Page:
Getting the Most Out of XML
On October 23, 2000, Peachpit Press published my latest book: XML for the World Wide Web: Visual QuickStart Guide. XML is an exciting new technology that lets you precisely label information so that you can reuse and access that information in other situations. It's a bit like a universal database format--like with HTML, any text editor on any platform can read an XML file. XML reminds me of a high-level strategy game, like chess or go: it has very simple rules that can be combined in an almost unlimited number of ways in order to solve very complicated problems. XML is not very useful on its own, however. To take full advantage of its power, you have to combine it with its core partner technologies: XML Schema, DTDs, XSLT and XPath, CSS, XLink, and XPointer, all of which are described in detail in my book.
The Beauty of XML
HTML describes the content of a Web page by enclosing pieces and sections of it in tags like <p> or <b>. There is a predefined list of these tags and browsers treat them in a particular way. (For more information, check out my best-selling book on HTML.) While the basic look of XML is very similar to HTML--with parts of a page enclosed in tags--XML actually has no predefined tags. Instead, it defines a set of syntax and grammar rules and then lets you create your own tags that can better identify the information the page contains. So if you're creating a document about endangered species, you might have tags like <animal> and <population>.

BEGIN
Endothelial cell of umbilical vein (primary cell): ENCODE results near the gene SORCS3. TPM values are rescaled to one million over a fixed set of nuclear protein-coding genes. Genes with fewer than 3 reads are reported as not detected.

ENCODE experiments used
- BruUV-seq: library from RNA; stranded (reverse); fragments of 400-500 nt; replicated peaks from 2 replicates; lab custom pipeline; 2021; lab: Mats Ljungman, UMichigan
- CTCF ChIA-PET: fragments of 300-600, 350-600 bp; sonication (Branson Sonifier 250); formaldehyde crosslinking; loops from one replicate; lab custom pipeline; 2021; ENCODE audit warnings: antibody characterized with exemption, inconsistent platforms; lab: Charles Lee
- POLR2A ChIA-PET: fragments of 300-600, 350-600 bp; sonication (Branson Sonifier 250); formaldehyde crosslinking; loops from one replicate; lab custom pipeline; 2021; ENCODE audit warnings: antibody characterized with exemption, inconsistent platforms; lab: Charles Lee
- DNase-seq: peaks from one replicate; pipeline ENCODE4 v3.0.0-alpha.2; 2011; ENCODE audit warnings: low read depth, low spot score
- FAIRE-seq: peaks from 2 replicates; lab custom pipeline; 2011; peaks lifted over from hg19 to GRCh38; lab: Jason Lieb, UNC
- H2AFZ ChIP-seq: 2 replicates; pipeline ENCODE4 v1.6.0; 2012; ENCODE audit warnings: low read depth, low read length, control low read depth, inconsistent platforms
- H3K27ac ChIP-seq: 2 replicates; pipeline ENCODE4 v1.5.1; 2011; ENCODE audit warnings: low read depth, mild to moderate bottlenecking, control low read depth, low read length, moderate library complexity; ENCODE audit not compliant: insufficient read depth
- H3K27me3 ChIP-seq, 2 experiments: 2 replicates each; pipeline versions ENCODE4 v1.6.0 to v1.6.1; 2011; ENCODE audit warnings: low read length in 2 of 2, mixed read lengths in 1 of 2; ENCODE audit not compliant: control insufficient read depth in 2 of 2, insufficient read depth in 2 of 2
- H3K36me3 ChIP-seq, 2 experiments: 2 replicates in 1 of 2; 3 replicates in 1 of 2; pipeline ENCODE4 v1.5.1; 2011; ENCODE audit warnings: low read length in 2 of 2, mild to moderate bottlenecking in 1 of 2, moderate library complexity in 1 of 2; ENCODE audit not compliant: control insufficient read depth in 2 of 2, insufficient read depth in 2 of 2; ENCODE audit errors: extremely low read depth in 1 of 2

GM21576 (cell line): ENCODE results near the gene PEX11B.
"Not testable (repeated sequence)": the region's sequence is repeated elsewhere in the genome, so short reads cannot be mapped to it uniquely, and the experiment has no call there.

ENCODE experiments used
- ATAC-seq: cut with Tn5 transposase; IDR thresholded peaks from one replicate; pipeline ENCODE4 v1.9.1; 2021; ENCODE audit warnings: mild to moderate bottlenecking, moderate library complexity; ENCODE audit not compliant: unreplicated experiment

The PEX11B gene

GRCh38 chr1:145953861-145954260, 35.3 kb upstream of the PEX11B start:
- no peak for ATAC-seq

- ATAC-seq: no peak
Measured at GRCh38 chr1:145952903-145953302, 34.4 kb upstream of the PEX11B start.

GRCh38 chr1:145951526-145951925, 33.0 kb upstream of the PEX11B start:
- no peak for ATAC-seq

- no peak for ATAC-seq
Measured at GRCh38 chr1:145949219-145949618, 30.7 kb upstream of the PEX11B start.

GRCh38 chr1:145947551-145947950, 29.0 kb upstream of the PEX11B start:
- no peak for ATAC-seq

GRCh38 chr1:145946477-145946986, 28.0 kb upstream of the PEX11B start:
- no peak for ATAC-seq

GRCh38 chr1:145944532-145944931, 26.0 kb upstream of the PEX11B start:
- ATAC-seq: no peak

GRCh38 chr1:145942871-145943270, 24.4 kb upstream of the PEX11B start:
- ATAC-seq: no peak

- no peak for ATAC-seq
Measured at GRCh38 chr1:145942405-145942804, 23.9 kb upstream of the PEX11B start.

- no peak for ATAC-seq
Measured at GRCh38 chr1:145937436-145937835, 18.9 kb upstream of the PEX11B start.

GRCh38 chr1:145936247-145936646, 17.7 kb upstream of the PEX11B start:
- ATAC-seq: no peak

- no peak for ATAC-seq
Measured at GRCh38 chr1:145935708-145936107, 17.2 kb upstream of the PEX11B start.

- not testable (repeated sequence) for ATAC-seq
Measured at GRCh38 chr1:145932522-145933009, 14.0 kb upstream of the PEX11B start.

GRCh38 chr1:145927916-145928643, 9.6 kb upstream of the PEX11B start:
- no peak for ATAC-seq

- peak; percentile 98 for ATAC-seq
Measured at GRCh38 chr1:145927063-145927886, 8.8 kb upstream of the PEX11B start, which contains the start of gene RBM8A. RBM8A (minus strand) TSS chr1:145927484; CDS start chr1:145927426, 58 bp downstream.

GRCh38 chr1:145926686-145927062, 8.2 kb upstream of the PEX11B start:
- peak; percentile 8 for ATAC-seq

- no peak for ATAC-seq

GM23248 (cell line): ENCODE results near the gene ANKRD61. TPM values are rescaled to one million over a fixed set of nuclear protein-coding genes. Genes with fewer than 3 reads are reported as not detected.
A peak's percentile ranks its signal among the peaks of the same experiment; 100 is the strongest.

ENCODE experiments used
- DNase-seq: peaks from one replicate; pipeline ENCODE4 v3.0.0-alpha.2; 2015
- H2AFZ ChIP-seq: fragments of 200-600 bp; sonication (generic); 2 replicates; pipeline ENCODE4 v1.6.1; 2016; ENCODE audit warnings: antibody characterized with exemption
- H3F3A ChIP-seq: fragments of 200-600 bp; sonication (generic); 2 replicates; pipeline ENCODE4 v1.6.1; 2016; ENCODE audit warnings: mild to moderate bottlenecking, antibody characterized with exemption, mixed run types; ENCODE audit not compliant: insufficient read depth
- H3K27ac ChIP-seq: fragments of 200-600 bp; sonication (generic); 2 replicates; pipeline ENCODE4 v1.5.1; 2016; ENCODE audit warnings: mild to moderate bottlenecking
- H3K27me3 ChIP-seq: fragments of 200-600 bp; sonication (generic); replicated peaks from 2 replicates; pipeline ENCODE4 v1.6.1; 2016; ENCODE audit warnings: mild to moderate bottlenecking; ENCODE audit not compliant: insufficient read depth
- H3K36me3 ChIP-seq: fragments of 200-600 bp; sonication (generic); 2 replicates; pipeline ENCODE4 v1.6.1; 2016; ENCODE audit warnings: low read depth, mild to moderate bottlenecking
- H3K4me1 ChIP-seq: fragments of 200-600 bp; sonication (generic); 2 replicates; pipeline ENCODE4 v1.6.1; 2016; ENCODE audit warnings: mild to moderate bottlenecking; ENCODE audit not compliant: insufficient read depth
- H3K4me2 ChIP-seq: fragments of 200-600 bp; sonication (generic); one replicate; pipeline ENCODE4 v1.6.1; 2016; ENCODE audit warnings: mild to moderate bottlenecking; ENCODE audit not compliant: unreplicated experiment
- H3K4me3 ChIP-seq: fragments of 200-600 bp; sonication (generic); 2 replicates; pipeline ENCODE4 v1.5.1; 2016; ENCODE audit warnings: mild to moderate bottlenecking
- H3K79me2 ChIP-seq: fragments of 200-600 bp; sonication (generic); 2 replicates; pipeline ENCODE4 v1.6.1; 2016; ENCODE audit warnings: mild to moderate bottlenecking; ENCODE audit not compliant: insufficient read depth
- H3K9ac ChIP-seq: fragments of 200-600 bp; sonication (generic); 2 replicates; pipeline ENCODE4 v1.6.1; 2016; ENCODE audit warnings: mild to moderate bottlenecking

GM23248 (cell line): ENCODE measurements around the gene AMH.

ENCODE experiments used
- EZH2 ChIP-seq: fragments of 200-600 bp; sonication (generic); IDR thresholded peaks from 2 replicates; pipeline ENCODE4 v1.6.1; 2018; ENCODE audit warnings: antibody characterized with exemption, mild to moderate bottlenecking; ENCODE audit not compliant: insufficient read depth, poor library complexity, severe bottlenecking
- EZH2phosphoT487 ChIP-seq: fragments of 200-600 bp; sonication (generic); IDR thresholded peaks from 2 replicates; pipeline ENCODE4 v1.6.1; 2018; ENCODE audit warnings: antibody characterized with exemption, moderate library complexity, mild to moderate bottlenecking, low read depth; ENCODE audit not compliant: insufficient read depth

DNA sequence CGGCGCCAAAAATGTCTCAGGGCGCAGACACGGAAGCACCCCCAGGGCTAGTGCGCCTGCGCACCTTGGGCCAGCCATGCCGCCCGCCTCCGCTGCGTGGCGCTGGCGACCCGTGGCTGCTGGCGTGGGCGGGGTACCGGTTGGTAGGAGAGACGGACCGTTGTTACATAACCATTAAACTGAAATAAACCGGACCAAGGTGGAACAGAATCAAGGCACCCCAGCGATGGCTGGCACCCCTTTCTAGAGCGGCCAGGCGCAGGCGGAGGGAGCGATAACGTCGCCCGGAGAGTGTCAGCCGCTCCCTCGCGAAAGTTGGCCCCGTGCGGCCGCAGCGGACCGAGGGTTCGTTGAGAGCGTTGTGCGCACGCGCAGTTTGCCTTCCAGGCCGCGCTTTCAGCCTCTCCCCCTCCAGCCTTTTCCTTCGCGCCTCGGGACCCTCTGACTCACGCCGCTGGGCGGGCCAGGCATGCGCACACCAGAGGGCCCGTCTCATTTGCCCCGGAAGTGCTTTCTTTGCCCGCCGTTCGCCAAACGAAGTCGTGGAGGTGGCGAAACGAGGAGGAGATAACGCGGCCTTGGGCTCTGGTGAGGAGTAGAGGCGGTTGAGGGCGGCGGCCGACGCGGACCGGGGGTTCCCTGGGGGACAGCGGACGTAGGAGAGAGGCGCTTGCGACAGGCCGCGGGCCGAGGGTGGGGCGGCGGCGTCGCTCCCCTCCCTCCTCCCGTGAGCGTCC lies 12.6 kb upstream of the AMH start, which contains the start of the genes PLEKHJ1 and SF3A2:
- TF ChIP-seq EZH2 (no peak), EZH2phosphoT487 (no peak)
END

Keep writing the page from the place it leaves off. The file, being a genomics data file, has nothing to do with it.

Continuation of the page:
By labeling your data with such specific names, you make it possible for a person (or more likely a computer) to extract information from the XML page and then reuse it someplace else. (Imagine trying to get anything out of an HTML page just by looking at or <table> tags.) And that's the beauty of XML.
XML and its Core Helpers
XML for the World Wide Web: Visual QuickStart Guide has six separate sections: XML, DTDs, XML Schema and Namespaces, XSLT and XPath, CSS, and XLink and XPointer.
The XML section describes how to write XML itself, including the syntax and grammar. The section on DTDs explains how to limit and define the tags you've created.
The third section, XML Schema and Namespaces, describes the recently updated (as of September 22, 2000) and much more powerful schema system for defining XML elements, developed by the W3C. The section on XSLT is perhaps the most interesting, as it explains how to massage and transform the data in an XML document into practically any form you need. The CSS section explains how to format your XML data, once it's in the form you like.
Finally, the information in the last section, on XLink and XPointer, give an idea of how links and images will be supported in XML, once browsers recognize them.
Two Companion Web Sites
XML for the World Wide Web: Visual QuickStart Guide has two companion Web sites. The first is Peachpit Press' companion site, which is forthcoming. It contains the Table of Contents, all the Source code and Examples, an excerpt of one of the chapters, and more.
And you've already found the second companion Web site. It's right here at Cookwood Press. Once it's fully functional, you'll find all of the example files, as well as the Table of Contents and link to Index , an Errata page (forthcoming, and hopefully short), and much more.
Clear, Concise Instructions
Each XML topic is explained with short, clear, step-by-step instructions accompanied by two-color illustrations so you can see exactly what to do and what it will look like when you've done it. You'll never have to wade through pages and pages of filler.
Can't remember how to use an XSLT function or XML Schema command? Just look it up in the complete index, jump to the page and you're done. XML for the World Wide Web: Visual QuickStart Guide makes a great reference book even after you're familiar with the basic concepts. And if you ever have any questions that I can help you with, just drop me a line.